Edward Shufflebottom, porter of the North Staffs Infirmary proved that the deceased, Thomas Bellis, was taken there between 3 and 4 o clock on Saturday afternoon, where he died an hour and a half afterwards.
When Samuel Tillett was called he said, I live at Southhampton Street, Hanley and am a collier. I work at the Big pit and went to work on Saturday morning and remained in the pit until two o clock, when I came up in the first cage with some other men. When I got out of the cage I met with Edward Williams, who was talking to another man. I stood between the pit mouth and the engine house. I asked Williams to give me the time of the men who had been working and he went into the engine house with me. I had just got my book out and had started to take the time, when the accident happened. I had been in the engine house about a minute at that time. When I went in Gallon was at the handle at the engine. I went through the double window into the engine house, I sat on the windowsill, which is about four feet from the floor, and Williams followed me through the window and sat by my side. The engine was at work and Gallon was at the handle, I never saw him away from it. I did not speak to him either before I got though the window nor afterwards, nor he to me. I have been through the window once before.
Williams said the engine house is not the usual place to take the time in, only when it rains. Gallon has never complained of our going in there because it intercepted his view. When questioned by the coroner, he said I heard the accident and jumped down and ran through the door, Gallon was at the handle as I passed him. When I got out the cage was down. I saw some men lying on the bank, but I do not know whom they were. I saw a little boy Thomas Jones, creeping out of the cage. I went for Mr. Roberts the ground bailiff and when I returned they were removed.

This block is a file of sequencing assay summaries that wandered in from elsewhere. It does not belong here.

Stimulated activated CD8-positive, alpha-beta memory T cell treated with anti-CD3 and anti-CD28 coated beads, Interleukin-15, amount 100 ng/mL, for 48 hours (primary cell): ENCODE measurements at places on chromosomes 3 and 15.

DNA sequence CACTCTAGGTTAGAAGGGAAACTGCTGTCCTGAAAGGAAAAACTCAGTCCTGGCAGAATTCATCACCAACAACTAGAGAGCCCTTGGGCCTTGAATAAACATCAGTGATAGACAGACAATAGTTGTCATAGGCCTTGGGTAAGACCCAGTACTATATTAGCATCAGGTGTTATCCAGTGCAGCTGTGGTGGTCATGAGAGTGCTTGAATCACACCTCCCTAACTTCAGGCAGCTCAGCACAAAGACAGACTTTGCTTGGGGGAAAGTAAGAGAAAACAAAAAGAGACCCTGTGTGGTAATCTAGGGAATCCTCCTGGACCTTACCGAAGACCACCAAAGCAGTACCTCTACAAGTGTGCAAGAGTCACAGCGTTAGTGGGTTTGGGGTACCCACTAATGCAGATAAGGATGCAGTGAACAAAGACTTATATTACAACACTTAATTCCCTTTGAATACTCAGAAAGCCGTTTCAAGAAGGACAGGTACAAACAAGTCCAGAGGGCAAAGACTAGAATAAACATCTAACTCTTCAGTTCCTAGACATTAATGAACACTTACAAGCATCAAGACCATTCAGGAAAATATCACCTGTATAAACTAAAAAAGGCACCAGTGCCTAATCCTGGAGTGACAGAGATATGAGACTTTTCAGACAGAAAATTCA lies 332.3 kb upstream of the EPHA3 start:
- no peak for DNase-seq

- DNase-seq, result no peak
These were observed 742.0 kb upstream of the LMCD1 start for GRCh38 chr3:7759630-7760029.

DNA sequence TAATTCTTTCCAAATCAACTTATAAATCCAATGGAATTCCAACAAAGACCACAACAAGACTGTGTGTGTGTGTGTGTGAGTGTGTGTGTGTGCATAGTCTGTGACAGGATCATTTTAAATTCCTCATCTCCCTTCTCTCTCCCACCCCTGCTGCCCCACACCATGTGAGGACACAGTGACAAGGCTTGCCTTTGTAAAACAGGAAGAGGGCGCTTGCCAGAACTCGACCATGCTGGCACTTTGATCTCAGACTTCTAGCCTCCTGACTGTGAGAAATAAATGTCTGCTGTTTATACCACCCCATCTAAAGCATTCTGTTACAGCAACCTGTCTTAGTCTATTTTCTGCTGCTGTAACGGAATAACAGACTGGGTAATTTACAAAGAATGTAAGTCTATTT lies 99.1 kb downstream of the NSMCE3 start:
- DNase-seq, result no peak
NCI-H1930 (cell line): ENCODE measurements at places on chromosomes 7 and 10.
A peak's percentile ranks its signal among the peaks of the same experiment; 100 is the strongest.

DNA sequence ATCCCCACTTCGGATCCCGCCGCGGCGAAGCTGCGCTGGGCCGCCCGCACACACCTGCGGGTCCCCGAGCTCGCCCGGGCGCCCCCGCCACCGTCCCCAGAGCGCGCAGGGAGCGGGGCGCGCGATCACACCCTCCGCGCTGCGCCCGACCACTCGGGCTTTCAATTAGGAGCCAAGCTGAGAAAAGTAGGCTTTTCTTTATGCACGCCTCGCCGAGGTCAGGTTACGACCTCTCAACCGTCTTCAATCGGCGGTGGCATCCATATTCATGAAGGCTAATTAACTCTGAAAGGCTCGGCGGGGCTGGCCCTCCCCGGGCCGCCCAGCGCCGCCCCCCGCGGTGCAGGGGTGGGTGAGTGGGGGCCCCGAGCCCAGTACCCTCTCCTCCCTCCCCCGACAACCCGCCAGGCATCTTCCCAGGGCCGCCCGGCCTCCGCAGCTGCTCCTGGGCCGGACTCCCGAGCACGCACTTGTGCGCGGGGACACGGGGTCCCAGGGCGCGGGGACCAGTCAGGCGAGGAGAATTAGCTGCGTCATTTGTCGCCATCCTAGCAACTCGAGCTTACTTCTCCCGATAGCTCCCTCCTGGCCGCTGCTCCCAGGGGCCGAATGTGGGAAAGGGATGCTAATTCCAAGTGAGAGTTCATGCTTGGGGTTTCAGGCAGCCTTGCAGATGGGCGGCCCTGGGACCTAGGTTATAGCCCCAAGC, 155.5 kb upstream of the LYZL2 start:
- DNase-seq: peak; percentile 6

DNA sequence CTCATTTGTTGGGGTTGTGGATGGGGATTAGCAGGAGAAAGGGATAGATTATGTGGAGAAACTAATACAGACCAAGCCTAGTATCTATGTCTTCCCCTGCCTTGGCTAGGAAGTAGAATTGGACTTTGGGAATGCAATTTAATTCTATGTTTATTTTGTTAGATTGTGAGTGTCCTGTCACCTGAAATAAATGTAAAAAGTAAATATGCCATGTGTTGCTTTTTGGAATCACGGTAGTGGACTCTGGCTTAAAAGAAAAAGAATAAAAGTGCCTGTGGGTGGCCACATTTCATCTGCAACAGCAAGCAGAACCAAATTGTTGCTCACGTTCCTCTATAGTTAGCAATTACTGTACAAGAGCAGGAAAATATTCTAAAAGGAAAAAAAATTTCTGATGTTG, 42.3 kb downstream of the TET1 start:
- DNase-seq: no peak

After more questions and answers, Mr. Wynne HMI of Mines was sworn, and said: In consequence of information I received, I went to Lord Granville’s works on Monday morning; I examined the engine and measured the distances. The winding engine at the Big Pit was worked in my presence. The rope was let down and drawn up several times, and stopped and started again whenever I requested it, by Peter Griffiths the other engineer. I did not perceive the slightest difficulty in stopping it at any point whenever I wished. I consider it as good an engine as can be used and in every respect proper for what is required of it. I found the distance between the mouth of the pit and the handle of the engine to be 63 feet, which is a short distance. The height of the pulley wheel axle is 39 feet from the bank.
The last stroke of the engine would raise the cage about 50 feet. I paid particular attention to the indicators during the working of the engine, and found them working exceedingly well. As far as my knowledge goes of inventions I do not know that up to this time there is any better in use. There is one suggestion I would make as to the machinery. I should consider it more complete if the brake was made, and ordered to be applied regularly. The brake as I found it was used for the purpose of fastening the engine. In my opinion it would be better if it were to be applied regularly. It would be better as the engineman would then get habituated to it. I suggest that it be done and is the only recommendation I have to make.